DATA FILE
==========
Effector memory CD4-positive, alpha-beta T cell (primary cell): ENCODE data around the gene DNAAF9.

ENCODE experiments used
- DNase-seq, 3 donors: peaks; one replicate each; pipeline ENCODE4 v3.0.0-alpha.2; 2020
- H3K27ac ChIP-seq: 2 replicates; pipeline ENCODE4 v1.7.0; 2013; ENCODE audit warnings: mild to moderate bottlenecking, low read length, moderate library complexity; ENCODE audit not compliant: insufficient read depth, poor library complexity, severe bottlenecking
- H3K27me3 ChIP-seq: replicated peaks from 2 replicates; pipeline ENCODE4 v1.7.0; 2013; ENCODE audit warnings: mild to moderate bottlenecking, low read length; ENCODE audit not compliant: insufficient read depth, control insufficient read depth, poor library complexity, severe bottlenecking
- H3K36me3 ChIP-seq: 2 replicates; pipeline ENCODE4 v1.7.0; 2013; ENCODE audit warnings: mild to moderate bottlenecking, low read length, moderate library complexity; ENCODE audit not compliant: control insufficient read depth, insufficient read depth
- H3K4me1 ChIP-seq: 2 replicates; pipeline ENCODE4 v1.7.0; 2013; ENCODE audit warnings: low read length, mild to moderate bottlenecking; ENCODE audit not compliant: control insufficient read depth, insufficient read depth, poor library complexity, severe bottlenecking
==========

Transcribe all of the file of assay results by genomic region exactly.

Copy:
Effector memory CD4-positive, alpha-beta T cell (primary cell): ENCODE data around the gene DNAAF9.

ENCODE experiments used
- DNase-seq, 3 donors: peaks; one replicate each; pipeline ENCODE4 v3.0.0-alpha.2; 2020
- H3K27ac ChIP-seq: 2 replicates; pipeline ENCODE4 v1.7.0; 2013; ENCODE audit warnings: mild to moderate bottlenecking, low read length, moderate library complexity; ENCODE audit not compliant: insufficient read depth, poor library complexity, severe bottlenecking
- H3K27me3 ChIP-seq: replicated peaks from 2 replicates; pipeline ENCODE4 v1.7.0; 2013; ENCODE audit warnings: mild to moderate bottlenecking, low read length; ENCODE audit not compliant: insufficient read depth, control insufficient read depth, poor library complexity, severe bottlenecking
- H3K36me3 ChIP-seq: 2 replicates; pipeline ENCODE4 v1.7.0; 2013; ENCODE audit warnings: mild to moderate bottlenecking, low read length, moderate library complexity; ENCODE audit not compliant: control insufficient read depth, insufficient read depth
- H3K4me1 ChIP-seq: 2 replicates; pipeline ENCODE4 v1.7.0; 2013; ENCODE audit warnings: low read length, mild to moderate bottlenecking; ENCODE audit not compliant: control insufficient read depth, insufficient read depth, poor library complexity, severe bottlenecking